There are many messaging apps that provide a free and easy service to communicate with our friends and families. However, before you download any app make sure to take a step back and examine whether your choice can adequately guard your privacy and security. One way to determine that is if the app offers end-to-end encryption (E2EE).

Without encryption, private messages can be read by the company behind the app, as well as by third parties such as governments who like to collect private data on their citizens. Not even using the best VPN would help you if you’re using a messaging service that stores identifiable metadata about your conversations on its server.

What is End-To-End Encryption?

End-to-end encryption (E2EE) is a system of communication where only the communicating users can read the messages. In principle, it prevents potential eavesdroppers – including telecom providers, Internet providers, and even the provider of the communication service – from being able to access the cryptographic keys needed to decrypt the conversation.

More importantly, encryption prevents apps from storing copies of your messages on their servers, which would put them within reach of government authorities.

There are thousands of messaging apps that are available for download. However here are some of the most widely used, and secure, messaging apps.


iMessages are texts, photos, or videos that you send to another iPhone, iPad, iPod touch, or Mac over Wi-Fi or cellular-data networks. These messages are always encrypted and appear in blue text bubbles. Apple’s iMessage is only available on Apple devices, but it packs a punch with its security features.

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Wickr is a free top-secret messaging app allowing its users to send and receive top-secret messages, pictures, videos, audio, and files. Founded by privacy and security advocates in San Francisco in 2012, Wickr was one of the first messaging apps to adopt end-to-end encryption. Messages are encrypted by default, and the company undergoes regular security audits. As of 2017, Wickr is also open-source.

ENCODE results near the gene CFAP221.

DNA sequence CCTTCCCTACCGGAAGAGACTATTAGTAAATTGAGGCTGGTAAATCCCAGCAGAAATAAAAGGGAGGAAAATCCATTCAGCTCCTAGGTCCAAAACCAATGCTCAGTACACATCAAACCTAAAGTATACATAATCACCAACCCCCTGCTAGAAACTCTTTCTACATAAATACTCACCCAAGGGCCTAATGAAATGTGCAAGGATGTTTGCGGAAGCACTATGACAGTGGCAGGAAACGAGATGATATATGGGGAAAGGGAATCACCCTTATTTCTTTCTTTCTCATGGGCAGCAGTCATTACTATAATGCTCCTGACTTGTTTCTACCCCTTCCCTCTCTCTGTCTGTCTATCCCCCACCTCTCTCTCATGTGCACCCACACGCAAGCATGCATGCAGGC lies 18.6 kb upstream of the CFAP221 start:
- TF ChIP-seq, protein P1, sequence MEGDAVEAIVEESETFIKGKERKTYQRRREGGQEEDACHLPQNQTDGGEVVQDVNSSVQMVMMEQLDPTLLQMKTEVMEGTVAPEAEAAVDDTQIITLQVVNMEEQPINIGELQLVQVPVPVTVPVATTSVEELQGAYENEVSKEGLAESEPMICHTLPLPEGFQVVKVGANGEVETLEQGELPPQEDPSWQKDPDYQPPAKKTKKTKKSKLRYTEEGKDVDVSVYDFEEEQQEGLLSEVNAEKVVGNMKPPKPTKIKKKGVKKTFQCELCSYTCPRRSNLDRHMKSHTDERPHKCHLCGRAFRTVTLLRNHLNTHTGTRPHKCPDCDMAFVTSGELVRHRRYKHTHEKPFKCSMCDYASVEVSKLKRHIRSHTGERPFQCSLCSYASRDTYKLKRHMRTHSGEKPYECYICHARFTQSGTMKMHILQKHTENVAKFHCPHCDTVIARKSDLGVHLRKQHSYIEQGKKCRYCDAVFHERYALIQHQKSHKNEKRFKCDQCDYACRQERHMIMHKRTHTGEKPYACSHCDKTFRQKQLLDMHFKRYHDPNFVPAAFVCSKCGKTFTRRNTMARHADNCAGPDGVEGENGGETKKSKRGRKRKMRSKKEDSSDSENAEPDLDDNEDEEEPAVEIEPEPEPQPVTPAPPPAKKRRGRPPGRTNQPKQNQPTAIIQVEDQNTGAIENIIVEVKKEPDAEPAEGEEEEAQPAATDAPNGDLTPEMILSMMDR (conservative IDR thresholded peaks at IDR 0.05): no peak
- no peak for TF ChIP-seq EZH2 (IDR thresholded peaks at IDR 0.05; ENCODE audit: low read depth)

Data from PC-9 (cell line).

The app comes in two forms: Wickr Me and Wickr Pro. The former is free and for personal use, while the latter is for businesses, that pay a subscription fee. Wickr has several features that make the app secure, including screenshot detection, blocking third-party keyboards on iOS, and ensuring any deleted files are completely unrecoverable.


Viber has about 260 million monthly active users. It’s enabled end-to-end encryption since April 2016. Viber’s security technology creates an environment where two devices communicate using a secret code instead of plain, understandable text. Only the device sending the message and the device receiving the message have the key to decipher the code. Not even Viber can read and understand this code, and anyone who tries to hack or spy on this communication will not be able to understand it.

The app has end-to-end encryption on all its available platforms (Mac, Windows, iOS, and Android) and also color codes your chats based on how secure they are: gray denotes encrypted communication, green means encrypted communication with a trusted contact, and red means the authentication key has an issue. Viber also supports self-destructing messages in its secret chats feature.

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Signal is a cross-platform encrypted messaging service developed by the Signal Foundation and Signal Messenger LLC. It uses the Internet to send one-to-one and group messages, which can include files, voice notes, images, and videos. Its mobile apps can also make one-to-one voice and video calls, and the Android version can optionally function as an SMS app.

Signal uses standard cellular telephone numbers as identifiers and uses end-to-end encryption to secure all communications with other Signal users. The apps include mechanisms by which users can independently verify the identity of their contacts and the integrity of the data channel.